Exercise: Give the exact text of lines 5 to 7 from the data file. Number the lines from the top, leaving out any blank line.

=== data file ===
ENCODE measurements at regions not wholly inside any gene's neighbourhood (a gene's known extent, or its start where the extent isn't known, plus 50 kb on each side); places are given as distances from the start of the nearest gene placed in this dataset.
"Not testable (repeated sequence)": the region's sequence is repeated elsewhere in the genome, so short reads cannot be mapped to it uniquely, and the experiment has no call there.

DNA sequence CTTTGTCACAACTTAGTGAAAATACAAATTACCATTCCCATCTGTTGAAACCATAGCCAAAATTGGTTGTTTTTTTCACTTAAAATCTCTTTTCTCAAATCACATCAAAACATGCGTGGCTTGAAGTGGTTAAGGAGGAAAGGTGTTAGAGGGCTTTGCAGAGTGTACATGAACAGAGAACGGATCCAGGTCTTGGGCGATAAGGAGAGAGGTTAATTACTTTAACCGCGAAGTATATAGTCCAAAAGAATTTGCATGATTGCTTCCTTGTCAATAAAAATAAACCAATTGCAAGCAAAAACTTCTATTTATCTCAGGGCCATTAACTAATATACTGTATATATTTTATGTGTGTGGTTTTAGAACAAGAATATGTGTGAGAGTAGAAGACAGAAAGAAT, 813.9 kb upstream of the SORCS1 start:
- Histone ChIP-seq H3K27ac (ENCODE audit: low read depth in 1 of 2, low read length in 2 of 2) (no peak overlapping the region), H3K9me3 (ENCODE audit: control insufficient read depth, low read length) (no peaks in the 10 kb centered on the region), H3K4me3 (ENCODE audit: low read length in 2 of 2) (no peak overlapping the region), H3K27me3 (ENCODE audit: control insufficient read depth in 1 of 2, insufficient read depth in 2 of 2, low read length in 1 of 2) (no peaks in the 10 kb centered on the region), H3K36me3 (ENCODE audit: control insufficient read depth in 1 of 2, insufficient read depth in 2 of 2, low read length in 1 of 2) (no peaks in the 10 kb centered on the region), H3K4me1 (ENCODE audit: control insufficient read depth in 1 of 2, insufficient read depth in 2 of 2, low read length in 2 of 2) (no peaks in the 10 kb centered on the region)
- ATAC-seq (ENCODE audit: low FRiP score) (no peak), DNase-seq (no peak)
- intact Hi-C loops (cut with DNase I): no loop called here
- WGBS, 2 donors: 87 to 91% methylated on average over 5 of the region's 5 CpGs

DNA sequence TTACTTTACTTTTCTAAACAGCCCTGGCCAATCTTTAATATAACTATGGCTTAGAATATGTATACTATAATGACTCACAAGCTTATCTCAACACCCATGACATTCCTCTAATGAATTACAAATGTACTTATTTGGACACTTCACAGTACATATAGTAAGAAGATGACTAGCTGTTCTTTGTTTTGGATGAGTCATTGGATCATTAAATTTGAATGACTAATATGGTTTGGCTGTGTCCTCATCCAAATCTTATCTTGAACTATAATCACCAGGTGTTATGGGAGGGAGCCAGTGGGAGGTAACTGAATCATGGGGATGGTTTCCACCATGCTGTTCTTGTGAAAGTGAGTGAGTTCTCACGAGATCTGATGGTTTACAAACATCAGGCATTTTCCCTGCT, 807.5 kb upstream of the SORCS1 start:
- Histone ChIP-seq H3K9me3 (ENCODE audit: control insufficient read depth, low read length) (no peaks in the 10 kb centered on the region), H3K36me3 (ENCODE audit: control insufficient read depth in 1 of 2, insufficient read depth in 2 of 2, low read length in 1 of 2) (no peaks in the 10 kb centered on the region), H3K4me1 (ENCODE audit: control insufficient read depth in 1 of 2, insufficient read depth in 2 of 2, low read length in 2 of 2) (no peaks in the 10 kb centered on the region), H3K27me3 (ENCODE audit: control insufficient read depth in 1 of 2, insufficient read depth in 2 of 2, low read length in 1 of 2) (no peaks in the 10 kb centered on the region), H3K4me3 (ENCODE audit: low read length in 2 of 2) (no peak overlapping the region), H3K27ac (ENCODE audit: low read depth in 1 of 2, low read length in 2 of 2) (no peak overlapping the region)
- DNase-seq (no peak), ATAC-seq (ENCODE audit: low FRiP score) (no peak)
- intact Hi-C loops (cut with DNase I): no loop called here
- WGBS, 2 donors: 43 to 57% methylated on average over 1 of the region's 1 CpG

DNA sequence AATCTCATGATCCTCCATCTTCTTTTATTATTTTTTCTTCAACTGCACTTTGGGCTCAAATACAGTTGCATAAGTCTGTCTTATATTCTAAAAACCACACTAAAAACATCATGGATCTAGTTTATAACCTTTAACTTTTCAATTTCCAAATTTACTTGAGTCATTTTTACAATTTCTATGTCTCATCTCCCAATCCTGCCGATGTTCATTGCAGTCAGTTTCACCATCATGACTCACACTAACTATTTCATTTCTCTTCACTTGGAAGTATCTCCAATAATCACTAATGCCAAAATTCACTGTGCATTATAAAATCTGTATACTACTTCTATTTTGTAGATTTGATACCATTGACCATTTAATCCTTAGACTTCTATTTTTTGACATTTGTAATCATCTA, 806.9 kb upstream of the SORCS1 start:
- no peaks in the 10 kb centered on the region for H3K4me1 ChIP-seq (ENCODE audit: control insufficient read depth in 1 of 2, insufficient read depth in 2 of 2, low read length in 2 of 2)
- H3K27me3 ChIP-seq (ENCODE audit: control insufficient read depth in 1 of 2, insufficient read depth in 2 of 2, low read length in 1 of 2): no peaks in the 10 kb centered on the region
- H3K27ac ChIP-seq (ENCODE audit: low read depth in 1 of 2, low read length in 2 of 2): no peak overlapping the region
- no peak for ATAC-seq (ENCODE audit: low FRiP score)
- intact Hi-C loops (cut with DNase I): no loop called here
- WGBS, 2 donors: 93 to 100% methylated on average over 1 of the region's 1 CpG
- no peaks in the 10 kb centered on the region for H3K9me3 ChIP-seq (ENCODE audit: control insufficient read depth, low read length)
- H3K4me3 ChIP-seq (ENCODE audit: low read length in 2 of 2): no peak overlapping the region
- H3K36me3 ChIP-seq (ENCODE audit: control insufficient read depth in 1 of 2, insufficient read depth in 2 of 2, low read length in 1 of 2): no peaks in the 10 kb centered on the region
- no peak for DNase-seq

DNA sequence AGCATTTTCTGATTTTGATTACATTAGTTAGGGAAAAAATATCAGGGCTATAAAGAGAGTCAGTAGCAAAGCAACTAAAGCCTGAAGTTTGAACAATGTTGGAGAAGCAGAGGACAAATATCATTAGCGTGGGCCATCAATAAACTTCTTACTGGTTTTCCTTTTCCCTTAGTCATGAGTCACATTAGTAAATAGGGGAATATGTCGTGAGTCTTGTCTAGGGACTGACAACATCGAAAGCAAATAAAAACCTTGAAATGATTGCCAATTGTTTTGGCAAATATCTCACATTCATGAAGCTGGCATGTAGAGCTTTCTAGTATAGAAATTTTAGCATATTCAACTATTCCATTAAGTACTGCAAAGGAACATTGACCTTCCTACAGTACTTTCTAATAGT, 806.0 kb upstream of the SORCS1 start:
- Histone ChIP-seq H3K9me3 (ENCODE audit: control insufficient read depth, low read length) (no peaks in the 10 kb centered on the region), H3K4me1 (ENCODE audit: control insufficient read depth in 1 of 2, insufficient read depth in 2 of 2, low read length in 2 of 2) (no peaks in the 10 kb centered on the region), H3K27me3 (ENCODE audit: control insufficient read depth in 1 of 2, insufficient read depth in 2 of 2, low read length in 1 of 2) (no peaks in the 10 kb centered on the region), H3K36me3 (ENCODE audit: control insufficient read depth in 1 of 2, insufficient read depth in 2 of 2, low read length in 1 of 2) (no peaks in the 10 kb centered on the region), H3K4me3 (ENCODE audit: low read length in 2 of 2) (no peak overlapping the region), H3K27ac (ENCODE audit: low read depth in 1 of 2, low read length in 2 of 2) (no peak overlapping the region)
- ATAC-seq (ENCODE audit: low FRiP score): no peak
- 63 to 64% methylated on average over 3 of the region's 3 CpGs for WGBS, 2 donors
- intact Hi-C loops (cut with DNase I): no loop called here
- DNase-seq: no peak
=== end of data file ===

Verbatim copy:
- ATAC-seq (ENCODE audit: low FRiP score) (no peak), DNase-seq (no peak)
- intact Hi-C loops (cut with DNase I): no loop called here
- WGBS, 2 donors: 87 to 91% methylated on average over 5 of the region's 5 CpGs